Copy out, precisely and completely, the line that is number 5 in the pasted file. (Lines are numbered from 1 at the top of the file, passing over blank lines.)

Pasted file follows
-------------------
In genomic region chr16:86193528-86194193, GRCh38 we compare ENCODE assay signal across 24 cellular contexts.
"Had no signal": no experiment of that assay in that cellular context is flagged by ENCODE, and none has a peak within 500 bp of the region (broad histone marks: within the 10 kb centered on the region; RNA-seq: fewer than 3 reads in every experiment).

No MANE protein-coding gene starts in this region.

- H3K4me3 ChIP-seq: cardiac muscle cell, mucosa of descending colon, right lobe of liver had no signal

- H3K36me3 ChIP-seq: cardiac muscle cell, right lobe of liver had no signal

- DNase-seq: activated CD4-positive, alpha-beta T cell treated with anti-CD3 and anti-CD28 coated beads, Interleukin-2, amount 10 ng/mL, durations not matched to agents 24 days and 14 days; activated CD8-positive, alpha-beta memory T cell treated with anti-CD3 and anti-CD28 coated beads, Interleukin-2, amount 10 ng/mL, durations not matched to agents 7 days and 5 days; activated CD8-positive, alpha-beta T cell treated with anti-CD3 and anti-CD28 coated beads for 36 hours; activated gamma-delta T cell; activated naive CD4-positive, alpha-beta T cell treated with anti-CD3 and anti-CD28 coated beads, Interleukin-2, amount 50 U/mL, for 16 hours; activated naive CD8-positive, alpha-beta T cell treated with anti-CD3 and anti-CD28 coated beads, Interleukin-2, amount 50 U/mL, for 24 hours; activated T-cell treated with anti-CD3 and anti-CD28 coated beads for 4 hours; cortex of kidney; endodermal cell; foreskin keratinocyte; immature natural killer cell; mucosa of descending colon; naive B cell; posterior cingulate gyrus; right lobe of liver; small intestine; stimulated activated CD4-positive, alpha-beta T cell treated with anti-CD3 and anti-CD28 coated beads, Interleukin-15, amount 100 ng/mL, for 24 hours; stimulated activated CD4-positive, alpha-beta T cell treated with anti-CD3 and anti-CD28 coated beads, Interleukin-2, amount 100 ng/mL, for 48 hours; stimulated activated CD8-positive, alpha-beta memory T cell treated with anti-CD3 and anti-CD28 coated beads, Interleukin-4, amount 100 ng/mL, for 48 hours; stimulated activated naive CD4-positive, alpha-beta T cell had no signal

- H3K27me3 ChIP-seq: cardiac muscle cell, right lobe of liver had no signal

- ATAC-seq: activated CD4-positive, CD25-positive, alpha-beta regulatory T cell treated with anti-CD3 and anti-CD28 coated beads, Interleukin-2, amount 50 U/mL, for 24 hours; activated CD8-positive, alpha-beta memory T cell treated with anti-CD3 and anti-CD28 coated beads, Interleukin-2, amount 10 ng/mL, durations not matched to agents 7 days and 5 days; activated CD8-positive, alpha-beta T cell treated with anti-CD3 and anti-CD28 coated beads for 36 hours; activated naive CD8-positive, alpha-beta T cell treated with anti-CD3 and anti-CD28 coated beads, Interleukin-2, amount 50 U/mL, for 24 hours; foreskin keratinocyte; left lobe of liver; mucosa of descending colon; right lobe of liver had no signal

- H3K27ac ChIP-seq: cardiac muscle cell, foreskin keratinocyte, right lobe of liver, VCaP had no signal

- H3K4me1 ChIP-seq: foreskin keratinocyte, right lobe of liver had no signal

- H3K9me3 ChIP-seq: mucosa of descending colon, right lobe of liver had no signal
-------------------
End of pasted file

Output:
- H3K36me3 ChIP-seq: cardiac muscle cell, right lobe of liver had no signal